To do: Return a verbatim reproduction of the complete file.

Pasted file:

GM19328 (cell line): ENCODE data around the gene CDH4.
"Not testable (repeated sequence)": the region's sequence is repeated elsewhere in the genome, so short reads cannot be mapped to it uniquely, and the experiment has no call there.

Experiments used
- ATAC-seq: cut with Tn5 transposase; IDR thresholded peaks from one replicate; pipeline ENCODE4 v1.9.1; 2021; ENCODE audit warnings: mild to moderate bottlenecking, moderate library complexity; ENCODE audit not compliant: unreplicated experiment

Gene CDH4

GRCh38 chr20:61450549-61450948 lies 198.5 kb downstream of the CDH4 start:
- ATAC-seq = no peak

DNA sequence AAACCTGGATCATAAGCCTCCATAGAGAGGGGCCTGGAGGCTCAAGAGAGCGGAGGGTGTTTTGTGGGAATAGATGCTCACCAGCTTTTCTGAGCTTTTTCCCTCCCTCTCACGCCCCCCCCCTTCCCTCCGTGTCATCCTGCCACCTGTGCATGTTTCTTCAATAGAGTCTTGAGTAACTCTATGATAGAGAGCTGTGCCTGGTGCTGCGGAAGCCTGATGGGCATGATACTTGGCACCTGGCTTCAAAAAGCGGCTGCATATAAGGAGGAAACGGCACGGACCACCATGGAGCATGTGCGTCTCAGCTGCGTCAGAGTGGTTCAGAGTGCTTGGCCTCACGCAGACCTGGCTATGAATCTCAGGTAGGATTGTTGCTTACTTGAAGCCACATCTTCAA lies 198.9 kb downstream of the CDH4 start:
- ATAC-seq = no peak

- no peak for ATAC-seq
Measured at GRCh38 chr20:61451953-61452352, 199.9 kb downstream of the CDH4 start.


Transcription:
GM19328 (cell line): ENCODE data around the gene CDH4.
"Not testable (repeated sequence)": the region's sequence is repeated elsewhere in the genome, so short reads cannot be mapped to it uniquely, and the experiment has no call there.

Experiments used
- ATAC-seq: cut with Tn5 transposase; IDR thresholded peaks from one replicate; pipeline ENCODE4 v1.9.1; 2021; ENCODE audit warnings: mild to moderate bottlenecking, moderate library complexity; ENCODE audit not compliant: unreplicated experiment

Gene CDH4

GRCh38 chr20:61450549-61450948 lies 198.5 kb downstream of the CDH4 start:
- ATAC-seq = no peak

DNA sequence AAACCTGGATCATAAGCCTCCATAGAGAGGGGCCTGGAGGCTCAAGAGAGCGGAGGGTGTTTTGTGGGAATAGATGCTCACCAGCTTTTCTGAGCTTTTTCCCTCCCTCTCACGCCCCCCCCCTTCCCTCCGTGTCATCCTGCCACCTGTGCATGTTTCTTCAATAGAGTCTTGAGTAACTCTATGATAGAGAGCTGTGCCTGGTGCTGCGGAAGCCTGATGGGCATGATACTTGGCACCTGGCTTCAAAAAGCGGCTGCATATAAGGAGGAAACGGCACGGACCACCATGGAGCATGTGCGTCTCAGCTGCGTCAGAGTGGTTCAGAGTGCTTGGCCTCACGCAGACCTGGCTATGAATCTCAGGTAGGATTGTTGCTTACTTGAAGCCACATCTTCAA lies 198.9 kb downstream of the CDH4 start:
- ATAC-seq = no peak

- no peak for ATAC-seq
Measured at GRCh38 chr20:61451953-61452352, 199.9 kb downstream of the CDH4 start.